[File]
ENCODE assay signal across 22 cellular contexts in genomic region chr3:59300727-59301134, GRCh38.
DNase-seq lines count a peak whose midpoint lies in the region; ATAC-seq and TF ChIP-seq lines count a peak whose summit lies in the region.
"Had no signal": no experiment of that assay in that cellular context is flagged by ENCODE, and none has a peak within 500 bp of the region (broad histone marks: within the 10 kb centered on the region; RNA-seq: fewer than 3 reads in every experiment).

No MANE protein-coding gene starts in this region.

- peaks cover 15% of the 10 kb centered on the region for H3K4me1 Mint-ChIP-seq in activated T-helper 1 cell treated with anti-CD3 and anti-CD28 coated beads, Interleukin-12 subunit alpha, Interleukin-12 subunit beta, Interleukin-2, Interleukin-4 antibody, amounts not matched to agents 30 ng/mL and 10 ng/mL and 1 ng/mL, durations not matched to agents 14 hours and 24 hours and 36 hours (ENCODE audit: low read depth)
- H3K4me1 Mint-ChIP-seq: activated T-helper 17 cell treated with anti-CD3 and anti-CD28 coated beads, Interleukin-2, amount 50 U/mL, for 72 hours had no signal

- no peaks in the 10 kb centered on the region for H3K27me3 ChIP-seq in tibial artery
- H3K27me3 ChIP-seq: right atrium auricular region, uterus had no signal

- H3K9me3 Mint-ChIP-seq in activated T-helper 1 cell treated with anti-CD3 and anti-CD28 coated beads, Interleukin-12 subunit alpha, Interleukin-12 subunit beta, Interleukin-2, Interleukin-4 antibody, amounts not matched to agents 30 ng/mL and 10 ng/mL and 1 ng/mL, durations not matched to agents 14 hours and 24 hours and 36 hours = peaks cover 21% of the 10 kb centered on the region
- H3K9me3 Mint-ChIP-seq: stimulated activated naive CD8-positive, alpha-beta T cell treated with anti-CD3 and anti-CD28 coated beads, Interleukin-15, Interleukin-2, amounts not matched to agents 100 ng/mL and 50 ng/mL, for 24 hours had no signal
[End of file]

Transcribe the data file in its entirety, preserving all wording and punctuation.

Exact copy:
ENCODE assay signal across 22 cellular contexts in genomic region chr3:59300727-59301134, GRCh38.
DNase-seq lines count a peak whose midpoint lies in the region; ATAC-seq and TF ChIP-seq lines count a peak whose summit lies in the region.
"Had no signal": no experiment of that assay in that cellular context is flagged by ENCODE, and none has a peak within 500 bp of the region (broad histone marks: within the 10 kb centered on the region; RNA-seq: fewer than 3 reads in every experiment).

No MANE protein-coding gene starts in this region.

- peaks cover 15% of the 10 kb centered on the region for H3K4me1 Mint-ChIP-seq in activated T-helper 1 cell treated with anti-CD3 and anti-CD28 coated beads, Interleukin-12 subunit alpha, Interleukin-12 subunit beta, Interleukin-2, Interleukin-4 antibody, amounts not matched to agents 30 ng/mL and 10 ng/mL and 1 ng/mL, durations not matched to agents 14 hours and 24 hours and 36 hours (ENCODE audit: low read depth)
- H3K4me1 Mint-ChIP-seq: activated T-helper 17 cell treated with anti-CD3 and anti-CD28 coated beads, Interleukin-2, amount 50 U/mL, for 72 hours had no signal

- no peaks in the 10 kb centered on the region for H3K27me3 ChIP-seq in tibial artery
- H3K27me3 ChIP-seq: right atrium auricular region, uterus had no signal

- H3K9me3 Mint-ChIP-seq in activated T-helper 1 cell treated with anti-CD3 and anti-CD28 coated beads, Interleukin-12 subunit alpha, Interleukin-12 subunit beta, Interleukin-2, Interleukin-4 antibody, amounts not matched to agents 30 ng/mL and 10 ng/mL and 1 ng/mL, durations not matched to agents 14 hours and 24 hours and 36 hours = peaks cover 21% of the 10 kb centered on the region
- H3K9me3 Mint-ChIP-seq: stimulated activated naive CD8-positive, alpha-beta T cell treated with anti-CD3 and anti-CD28 coated beads, Interleukin-15, Interleukin-2, amounts not matched to agents 100 ng/mL and 50 ng/mL, for 24 hours had no signal